Black People, It's Okay If You Were Not Raised in the 'Hood

For some reason, living close to the poverty line in a high crime area has become glamorized for everyone...except for those who are actually living the life. 

People like the idea of feeling like they overcame something, so claiming that they are from 'over the tracks' somehow makes any achievement or short coming in their life seem more valid or remarkable.
I understand that some people whip out this lie when they are faced with conflict because somehow being raised in a neighborhood out of the suburbs automatically makes you a world-class street fighter, right?

A few months ago, I wrote an article called Stop Trying To Relate To Me! Thought on Being Your Only Black Friend. I was inspired to write this post because I noticed that any time that I got into the car with a non-black person, they would automatically change the station to hip hop and would randomly throw "yo" and "homegirl" into their vocabulary. I absolutely hate when people do this and thought that it was so ignorant until I realized that some Black people do the same thing around other Black people.

The first few years of my life weren't spent in the best area of town; however, I have no problem admitting that most of my life has been spent in somebody's suburb. I speak relaxed yet with clarity and the only time that my voice changes is when I go to work (just like everyone else). Most of my family, however does not live in the suburbs. My brothers and I get told that we talk "white" because we don't speak with the same venacular as some people in our family. As much as I don't like the term "talking white", it at least shows that I don't feel the need to change the way that I speak to appease anyone, and I know that my family wouldn't really want me to change the way that I speak.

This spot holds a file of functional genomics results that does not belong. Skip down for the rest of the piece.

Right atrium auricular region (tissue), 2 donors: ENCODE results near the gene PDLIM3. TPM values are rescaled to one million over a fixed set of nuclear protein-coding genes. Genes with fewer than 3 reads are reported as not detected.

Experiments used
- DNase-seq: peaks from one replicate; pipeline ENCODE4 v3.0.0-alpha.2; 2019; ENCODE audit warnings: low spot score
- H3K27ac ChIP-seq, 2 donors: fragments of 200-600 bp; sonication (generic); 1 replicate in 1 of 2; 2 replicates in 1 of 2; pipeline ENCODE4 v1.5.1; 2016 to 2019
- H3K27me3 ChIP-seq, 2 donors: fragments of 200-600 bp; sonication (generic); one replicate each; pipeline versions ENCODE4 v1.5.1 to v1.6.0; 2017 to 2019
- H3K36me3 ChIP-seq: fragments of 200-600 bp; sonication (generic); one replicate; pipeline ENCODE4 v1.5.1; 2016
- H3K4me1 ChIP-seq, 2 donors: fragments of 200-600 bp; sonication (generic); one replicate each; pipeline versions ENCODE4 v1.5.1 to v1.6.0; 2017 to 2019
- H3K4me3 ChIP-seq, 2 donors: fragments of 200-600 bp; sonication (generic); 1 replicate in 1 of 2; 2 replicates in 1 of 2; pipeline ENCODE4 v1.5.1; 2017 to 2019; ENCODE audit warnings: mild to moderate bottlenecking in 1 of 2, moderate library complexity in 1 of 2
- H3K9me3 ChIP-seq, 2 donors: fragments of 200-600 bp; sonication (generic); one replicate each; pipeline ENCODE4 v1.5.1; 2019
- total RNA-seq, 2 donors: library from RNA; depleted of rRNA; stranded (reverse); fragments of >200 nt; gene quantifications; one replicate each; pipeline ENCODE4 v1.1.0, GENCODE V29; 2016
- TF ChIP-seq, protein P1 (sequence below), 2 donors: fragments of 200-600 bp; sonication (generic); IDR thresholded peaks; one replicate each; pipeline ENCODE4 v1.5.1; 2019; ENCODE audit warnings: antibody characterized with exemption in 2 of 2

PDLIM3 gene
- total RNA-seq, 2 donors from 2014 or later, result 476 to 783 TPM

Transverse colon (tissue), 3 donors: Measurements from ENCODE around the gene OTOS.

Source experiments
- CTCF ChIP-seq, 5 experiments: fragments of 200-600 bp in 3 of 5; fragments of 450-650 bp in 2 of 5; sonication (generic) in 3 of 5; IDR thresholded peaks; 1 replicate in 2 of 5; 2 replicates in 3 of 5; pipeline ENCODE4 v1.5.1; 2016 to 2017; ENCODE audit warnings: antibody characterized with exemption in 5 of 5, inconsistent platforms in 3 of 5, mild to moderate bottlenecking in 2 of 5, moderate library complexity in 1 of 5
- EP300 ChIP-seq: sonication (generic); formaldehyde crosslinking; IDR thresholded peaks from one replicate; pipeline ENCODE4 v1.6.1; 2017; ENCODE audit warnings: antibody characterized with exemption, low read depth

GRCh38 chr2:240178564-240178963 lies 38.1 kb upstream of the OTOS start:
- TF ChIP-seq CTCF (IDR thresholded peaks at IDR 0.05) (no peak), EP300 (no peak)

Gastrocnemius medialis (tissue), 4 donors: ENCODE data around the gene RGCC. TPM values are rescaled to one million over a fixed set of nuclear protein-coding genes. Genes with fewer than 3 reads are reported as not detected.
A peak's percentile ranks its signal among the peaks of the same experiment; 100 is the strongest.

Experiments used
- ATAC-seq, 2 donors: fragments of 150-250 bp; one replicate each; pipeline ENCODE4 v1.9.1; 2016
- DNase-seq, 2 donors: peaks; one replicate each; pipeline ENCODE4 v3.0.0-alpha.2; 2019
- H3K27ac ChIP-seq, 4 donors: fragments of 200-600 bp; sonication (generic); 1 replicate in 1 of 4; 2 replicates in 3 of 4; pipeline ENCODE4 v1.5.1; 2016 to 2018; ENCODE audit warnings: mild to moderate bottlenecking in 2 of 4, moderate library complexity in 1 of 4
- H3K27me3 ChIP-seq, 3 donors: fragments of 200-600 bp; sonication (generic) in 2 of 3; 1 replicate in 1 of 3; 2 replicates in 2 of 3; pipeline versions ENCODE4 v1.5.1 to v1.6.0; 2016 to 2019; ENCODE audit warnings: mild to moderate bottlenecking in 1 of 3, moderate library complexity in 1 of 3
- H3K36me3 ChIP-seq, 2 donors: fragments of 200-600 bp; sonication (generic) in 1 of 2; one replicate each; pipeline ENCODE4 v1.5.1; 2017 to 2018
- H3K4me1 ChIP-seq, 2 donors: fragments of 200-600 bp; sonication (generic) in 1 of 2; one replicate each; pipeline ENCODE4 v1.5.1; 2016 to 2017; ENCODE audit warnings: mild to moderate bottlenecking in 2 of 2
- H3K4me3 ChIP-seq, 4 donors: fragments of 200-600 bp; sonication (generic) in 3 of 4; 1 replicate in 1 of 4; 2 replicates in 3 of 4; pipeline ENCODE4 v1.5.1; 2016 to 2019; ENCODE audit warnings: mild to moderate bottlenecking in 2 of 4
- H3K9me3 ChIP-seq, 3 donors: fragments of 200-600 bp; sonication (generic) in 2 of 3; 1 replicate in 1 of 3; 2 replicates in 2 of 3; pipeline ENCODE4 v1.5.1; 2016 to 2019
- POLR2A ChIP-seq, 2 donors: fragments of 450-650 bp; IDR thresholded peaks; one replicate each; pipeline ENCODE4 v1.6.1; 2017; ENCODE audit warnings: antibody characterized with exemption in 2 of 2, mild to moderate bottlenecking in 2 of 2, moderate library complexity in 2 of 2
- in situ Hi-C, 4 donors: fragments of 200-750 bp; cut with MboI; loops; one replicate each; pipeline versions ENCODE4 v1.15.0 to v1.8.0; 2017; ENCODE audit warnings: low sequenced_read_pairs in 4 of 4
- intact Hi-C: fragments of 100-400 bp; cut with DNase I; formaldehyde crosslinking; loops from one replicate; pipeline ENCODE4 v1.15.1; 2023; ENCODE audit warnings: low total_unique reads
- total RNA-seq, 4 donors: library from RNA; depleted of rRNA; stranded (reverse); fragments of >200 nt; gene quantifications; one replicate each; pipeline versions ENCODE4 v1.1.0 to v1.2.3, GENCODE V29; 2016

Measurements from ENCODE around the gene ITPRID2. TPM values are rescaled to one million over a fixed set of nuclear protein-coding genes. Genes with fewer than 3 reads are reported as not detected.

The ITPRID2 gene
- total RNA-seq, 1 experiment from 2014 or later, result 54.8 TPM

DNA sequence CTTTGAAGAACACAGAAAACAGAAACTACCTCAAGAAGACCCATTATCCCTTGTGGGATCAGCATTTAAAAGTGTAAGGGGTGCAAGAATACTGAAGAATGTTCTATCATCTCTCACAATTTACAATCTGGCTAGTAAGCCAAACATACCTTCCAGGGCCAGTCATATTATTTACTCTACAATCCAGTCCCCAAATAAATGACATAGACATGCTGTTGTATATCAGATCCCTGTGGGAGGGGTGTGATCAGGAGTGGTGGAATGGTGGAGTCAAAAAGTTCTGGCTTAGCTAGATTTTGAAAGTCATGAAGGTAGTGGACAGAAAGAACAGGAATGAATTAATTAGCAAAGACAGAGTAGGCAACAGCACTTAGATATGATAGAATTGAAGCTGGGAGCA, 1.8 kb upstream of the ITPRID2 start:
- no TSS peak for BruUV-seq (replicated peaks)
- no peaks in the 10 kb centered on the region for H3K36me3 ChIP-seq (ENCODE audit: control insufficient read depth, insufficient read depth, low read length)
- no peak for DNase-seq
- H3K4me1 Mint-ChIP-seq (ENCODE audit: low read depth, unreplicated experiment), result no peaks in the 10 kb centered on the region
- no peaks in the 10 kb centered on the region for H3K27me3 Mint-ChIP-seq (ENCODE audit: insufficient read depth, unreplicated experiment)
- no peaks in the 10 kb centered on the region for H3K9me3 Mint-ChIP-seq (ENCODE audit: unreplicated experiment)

Imagine how insulting it must be when a Black man from the suburbs who normally speaks proper and acts a certain way around other people, comes around a group of men he presumes to be from "the hood" and starts slurring his speach and acting hard. As a Black man, he just sterotyped his fellow Black man. Did he assume that because these men grew up over the tracks that they would only know how to talk to people who sound like them? As much as I hate to say this, Black people that are not from the hood who feel the need to change the way they speak around people they presume to be from the hood are aiding the stereotypes as much as non-Black people who say "yo" and "homeboy" because they think that's the only way we'll accept them.

What are your thoughts?

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Quirky, Brown Love is a media outlet for quirky, brown millennials. EST 2014.

Email Bryanda Law, Editor-in-Chief